Roman World 800 BC – AD 324
Case 12: Rome: wealth & empire 44 BC- AD 337
From about 500 BC, the small, central Italian state of Rome grew within just a few centuries into a great imperial power. Some individuals became personally wealthy through the expansion of Rome – either directly from the fruits of conquest, or indirectly from the business opportunities the empire offered. Using costly materials such as coloured marble to decorate the house was a way of displaying this wealth, and showed an ability to gather material from far and wide.
Images of Imperial Power
Within the Roman empire, many different languages were spoken, and the majority of people could not read or write. This meant that images, more easily understood than words, were extremely important in transmitting values and messages across the whole empire. Roman emperors deliberately used their official portraits in this way, most importantly to assert their right to succeed the previous emperor. Imperial portraits could be large statues set up in public places all over the Roman empire, but small-scale, portable images also played a crucial part.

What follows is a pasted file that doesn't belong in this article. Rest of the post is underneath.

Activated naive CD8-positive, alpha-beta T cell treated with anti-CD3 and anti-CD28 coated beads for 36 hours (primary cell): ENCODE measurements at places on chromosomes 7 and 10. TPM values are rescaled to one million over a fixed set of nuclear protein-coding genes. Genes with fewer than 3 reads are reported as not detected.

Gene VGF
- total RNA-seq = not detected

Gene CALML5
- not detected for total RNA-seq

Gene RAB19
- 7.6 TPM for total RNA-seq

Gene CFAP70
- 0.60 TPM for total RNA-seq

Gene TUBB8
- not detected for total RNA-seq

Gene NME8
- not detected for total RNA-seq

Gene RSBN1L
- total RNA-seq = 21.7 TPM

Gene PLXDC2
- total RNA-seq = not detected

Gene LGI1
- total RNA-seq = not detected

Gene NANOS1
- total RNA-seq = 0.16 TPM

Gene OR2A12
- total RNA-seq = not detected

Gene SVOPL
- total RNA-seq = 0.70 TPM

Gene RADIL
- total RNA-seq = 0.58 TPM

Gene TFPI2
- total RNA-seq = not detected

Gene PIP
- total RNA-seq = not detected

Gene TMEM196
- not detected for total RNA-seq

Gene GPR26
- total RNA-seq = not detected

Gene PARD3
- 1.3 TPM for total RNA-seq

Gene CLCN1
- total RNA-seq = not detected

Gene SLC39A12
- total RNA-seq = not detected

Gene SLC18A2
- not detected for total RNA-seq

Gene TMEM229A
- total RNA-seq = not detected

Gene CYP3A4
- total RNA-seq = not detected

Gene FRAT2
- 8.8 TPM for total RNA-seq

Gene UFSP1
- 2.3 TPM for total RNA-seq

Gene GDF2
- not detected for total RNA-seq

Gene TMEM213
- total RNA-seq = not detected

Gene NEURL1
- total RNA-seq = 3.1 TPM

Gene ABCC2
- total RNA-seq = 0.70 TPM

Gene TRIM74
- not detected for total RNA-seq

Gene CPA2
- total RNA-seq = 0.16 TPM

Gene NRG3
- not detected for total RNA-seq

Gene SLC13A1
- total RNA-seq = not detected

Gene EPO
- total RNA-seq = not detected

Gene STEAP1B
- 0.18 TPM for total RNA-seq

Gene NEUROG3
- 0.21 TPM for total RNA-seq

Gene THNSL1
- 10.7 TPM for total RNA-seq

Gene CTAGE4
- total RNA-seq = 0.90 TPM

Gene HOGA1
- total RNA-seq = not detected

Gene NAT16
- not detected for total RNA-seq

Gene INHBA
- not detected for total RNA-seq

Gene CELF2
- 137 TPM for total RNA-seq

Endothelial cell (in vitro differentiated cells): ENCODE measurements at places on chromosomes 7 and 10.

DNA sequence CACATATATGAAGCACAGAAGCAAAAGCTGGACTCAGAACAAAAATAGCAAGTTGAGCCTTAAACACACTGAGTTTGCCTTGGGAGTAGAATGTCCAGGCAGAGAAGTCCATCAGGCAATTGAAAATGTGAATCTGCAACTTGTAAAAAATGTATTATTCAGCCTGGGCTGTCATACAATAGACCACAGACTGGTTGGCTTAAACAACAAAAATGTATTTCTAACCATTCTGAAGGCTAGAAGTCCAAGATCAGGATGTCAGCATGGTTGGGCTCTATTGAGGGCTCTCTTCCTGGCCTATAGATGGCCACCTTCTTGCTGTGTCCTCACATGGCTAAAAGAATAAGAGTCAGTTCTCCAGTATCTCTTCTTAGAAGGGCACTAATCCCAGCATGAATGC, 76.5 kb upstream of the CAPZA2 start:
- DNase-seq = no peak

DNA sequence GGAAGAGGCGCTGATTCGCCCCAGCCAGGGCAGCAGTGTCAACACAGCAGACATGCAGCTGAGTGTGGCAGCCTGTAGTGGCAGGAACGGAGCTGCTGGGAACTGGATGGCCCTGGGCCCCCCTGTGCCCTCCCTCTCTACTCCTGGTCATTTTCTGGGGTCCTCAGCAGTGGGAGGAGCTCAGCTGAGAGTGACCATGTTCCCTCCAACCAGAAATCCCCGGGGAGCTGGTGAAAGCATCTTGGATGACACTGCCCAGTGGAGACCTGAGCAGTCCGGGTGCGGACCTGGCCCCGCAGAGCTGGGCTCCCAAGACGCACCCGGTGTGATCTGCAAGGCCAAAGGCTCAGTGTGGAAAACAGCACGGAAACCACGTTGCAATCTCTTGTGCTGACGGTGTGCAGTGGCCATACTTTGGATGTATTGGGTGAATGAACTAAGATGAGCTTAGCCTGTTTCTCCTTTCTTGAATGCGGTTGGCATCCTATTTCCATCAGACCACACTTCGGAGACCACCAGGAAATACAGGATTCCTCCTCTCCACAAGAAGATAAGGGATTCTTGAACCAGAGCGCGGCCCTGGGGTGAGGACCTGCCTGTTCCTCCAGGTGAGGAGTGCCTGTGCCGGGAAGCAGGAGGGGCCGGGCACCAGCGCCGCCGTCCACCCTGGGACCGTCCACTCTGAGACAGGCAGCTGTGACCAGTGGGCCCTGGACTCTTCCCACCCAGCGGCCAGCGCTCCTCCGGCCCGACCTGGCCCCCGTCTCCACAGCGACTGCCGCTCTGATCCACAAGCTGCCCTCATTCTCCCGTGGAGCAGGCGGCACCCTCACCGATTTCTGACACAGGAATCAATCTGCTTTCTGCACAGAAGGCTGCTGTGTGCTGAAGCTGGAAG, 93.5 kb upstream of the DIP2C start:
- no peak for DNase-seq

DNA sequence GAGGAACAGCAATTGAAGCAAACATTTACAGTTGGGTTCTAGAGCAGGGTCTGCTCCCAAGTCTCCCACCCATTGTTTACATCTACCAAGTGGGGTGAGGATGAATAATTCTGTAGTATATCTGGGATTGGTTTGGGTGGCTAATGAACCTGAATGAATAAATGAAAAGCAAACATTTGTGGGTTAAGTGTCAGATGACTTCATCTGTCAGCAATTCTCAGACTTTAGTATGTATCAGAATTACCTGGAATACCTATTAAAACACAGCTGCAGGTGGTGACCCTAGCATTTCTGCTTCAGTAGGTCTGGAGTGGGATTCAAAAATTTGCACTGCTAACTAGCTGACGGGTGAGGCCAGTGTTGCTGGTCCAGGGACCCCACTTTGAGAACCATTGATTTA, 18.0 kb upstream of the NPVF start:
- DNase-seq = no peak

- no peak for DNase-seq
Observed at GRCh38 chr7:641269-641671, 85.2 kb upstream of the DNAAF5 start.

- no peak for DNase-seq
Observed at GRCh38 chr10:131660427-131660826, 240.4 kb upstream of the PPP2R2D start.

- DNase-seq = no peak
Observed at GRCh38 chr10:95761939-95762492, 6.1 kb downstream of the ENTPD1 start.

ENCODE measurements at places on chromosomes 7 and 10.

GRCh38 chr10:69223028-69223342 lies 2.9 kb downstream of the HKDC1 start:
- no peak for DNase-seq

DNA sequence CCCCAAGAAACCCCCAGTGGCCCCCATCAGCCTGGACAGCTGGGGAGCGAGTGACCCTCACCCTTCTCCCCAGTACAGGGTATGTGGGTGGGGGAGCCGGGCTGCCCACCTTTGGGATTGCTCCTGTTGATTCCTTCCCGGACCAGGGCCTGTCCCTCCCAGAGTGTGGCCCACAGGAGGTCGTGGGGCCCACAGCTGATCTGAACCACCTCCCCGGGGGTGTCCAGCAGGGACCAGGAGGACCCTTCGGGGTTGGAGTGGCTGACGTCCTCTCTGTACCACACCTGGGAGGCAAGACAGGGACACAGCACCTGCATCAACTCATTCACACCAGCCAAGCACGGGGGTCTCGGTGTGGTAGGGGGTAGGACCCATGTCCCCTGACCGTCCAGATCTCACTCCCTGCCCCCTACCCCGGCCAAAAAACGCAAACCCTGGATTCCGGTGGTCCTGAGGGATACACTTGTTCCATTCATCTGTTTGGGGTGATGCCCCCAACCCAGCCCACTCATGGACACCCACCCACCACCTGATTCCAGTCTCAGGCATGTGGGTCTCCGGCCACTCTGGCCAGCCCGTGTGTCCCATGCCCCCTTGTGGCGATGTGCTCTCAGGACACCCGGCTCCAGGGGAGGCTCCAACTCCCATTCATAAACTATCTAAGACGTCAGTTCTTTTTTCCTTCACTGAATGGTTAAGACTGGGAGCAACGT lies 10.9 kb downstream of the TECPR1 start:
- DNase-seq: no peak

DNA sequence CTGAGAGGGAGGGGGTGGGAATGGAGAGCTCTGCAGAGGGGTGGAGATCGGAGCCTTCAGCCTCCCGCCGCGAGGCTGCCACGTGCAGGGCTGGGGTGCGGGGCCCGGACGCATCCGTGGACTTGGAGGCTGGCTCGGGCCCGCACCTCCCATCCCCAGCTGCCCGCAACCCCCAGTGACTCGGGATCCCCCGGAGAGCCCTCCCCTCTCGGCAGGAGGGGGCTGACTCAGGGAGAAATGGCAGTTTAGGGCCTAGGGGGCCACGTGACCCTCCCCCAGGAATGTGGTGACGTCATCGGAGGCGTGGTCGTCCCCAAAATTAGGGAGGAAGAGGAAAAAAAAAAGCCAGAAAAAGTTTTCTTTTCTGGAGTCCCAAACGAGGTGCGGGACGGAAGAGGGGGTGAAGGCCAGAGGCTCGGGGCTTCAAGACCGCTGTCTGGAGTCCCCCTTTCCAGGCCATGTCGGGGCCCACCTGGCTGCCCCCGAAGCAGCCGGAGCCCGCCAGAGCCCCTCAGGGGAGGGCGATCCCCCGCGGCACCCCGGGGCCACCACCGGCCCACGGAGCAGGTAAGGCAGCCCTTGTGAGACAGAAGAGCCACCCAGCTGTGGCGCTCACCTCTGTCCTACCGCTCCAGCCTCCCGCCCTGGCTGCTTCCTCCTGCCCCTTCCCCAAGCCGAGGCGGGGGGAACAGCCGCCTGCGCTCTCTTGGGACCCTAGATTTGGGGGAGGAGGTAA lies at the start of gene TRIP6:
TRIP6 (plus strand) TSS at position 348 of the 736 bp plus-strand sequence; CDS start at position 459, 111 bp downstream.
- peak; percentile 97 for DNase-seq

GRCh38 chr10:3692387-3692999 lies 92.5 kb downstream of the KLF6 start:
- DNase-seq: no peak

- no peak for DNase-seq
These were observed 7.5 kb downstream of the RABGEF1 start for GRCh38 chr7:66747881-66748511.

Glass-making technology was already long established in the Greek bronze age, but it was in the Roman period that glass tableware became commonly used and experimentation with different glass-making techniques became widespread. Glass blowing was invented in 1st century BC and elaborate decoration was ever more popular. Gallery 21 Guide: Decorative Effects